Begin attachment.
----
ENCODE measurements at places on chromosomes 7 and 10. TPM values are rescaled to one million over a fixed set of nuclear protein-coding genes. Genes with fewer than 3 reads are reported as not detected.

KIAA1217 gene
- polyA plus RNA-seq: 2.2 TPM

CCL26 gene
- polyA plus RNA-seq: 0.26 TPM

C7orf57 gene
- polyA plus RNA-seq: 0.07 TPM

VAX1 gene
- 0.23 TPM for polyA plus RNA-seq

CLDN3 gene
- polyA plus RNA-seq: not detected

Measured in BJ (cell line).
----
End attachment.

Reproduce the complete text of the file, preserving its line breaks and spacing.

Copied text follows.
ENCODE measurements at places on chromosomes 7 and 10. TPM values are rescaled to one million over a fixed set of nuclear protein-coding genes. Genes with fewer than 3 reads are reported as not detected.

KIAA1217 gene
- polyA plus RNA-seq: 2.2 TPM

CCL26 gene
- polyA plus RNA-seq: 0.26 TPM

C7orf57 gene
- polyA plus RNA-seq: 0.07 TPM

VAX1 gene
- 0.23 TPM for polyA plus RNA-seq

CLDN3 gene
- polyA plus RNA-seq: not detected

Measured in BJ (cell line).